One of the team’s founding members, Rac Shade has a magical alien item called the M Vest, which allows him to change the world around him, although it seems to have a mind of its own. Shade is a character Milligan’s done tons of work with in the past, but he just wasn’t enjoyable in this comic at all. He left the team during Rise of the Vampires, and hasn’t been seen anywhere since.
Jay Young is a man who just confuses me. It seems he can use astral projection to leave his body, but only for a short time, but what he can do when this happens isn’t really clear. He was a useless character who wasted everybody’s time and did absolutely nothing to advance the plot. He didn’t even really join the team. He’s a creation of Milligan’s, spinning out of Flashpoint, but he left the comic during its first arc, a move that upsets nobody.
Andrew Bennet is a vampire, over 500 years old. He’s learned to control the hunger that drives vampires to feed on humans, and is the world’s first line of defense against evil vampires who want to take over the world. He’s a very classic, Bram Stoker era vampire archetype: Incredibly strong, able to shapeshift into bat, wolf, or mist forms, and he doesn’t die in the sunlight, although he is strongest at night. Bennet joins up with the team in Rise of the Vampires, and then helps them out a couple times in the Books of Magic. His adventures can all be seen in his comic, I, Vampire, which has just ended with issue #19.
Black Orchid is an agent of A.R.G.U.S., with heightened strength and the ability to shapeshift. She’s sent by Steve Trevor to make sure Constantine doesn’t betray A.R.G.U.S. during the Books of Magic, and sticks around until the end of the Death of Magic storyline. She’s a tough gal who loves to fight, but still takes her job as a government agent very seriously. Outside of this book, she’s appeared in the Rotworld issues of Jeff Lemire’s Animal Man, “Rotworld: The Red Kingdom”, but hasn’t been seen since she left the team.
Dr. Mist is an African sorcerer with the ability to absorb and redirect magical attacks back at his aggressors. He’s also an agent of A.R.G.U.S., and the catalyst for the Books of Magic storyline. He’s very serious and obsessed with death, having lost all of his loved ones to a disease he couldn’t cure. He leaves the series after the beginning of the Death of Magic storyline.
A young British boy, Timothy Hunter is a magical wunderkind, gifted with the potential to be the greatest magical hero in the world, or the most deadly magical threat. Originally from Neil Gaiman’s “The Books of Magic”, Timothy shows up in the storyline of the same name, and is the driving force of both the Books of Magic and Death of Magic story arcs. He has not appeared anywhere in the New 52 after the Death of Magic.
Amethyst, Princess of Gemworld:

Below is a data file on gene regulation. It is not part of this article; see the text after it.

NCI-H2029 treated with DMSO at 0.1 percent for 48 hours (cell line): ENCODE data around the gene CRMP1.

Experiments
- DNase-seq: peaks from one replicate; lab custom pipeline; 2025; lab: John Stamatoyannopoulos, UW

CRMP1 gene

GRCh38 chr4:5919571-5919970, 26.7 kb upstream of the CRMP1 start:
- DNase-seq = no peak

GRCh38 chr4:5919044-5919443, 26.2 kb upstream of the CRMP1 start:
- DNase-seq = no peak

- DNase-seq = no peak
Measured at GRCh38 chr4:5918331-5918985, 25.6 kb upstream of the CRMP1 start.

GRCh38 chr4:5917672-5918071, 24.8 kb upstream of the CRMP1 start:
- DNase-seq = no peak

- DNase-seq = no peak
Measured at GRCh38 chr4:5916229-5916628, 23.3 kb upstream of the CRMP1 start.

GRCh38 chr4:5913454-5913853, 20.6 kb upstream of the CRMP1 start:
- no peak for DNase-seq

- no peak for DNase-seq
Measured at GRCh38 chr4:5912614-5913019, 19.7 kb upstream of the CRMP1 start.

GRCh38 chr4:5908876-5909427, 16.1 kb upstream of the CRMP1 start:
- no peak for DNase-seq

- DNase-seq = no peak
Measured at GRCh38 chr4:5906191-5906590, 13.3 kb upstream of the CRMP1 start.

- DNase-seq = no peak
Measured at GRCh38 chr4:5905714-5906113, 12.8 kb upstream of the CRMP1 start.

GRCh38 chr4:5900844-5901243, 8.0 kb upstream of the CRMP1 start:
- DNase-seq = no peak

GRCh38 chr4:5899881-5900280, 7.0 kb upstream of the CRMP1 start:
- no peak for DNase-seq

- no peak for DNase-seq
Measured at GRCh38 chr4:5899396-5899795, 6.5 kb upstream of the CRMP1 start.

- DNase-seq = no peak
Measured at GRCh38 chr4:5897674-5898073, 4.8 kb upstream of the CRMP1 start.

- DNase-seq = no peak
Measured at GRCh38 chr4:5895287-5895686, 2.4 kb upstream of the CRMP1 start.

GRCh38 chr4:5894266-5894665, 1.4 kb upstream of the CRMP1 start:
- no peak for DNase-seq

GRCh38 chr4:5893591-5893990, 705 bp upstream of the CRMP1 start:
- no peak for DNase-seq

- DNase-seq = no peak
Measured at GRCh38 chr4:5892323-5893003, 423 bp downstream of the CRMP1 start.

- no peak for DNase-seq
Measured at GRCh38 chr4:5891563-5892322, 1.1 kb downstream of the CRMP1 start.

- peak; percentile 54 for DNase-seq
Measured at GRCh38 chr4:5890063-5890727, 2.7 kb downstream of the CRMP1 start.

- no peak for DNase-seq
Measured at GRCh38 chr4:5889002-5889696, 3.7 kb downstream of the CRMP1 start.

Amy Winston is a teenage girl, who, on her 17th birthday, discovers that she’s actually Amaya, Princess of the House Amethyst of Nilaa, a magical realm that exists parallel to Earth. She briefly joins the team for the conclusion of the Books of Magic, helping out in JLD Annual #1, and sticking around until the end of Justice League Dark #14. She’s a fun character, still getting a handle on her royal title and all the powers that go with it. Her further adventures, which heavily feature Constantine, can be seen in Sword of Sorcery, which is sadly ending soon.
Dr. Alec Holland was the world’s most ingenious botanist, until he was killed in an accident at his lab in the swamps of Louisiana. Now, as Swamp Thing, he is the avatar of the Green, the source of all plant life on Earth, able to communicate with and control plants. He is an incredibly powerful elemental, and has just joined the team for the Horror City arc. His own adventures can be seen in the fan favorite Swamp Thing comic, which has garnered tons of praise under Scott Snyder’s direction, and as of issue #19, is now being written by Charlie Soule.
Central City Police Scientist Barry Allen was experimenting in his lab one night until a freak accident gave him access to the Speed Force, making him the fastest man alive. The Flash has just joined the comic as part of the Horror City arc, and if I had to guess, I’d say he’s here to help bring it into Trinity War later this summer. Flash can, of course, be found in the pages of his own book, The Flash, as well as Justice League.
So, there you go. A guide to the series, its characters, and the people behind it. I hope this guide has gotten you interested in Justice League Dark, because it’s a great comic, and I think a lot of people are missing out on something wonderful by not reading it. I’ll also be updating this guide over time to highlight new arcs and characters.
-Version 1.0: Original Guide
-Version 1.01: Updated the original with some cameo appearances the characters have made.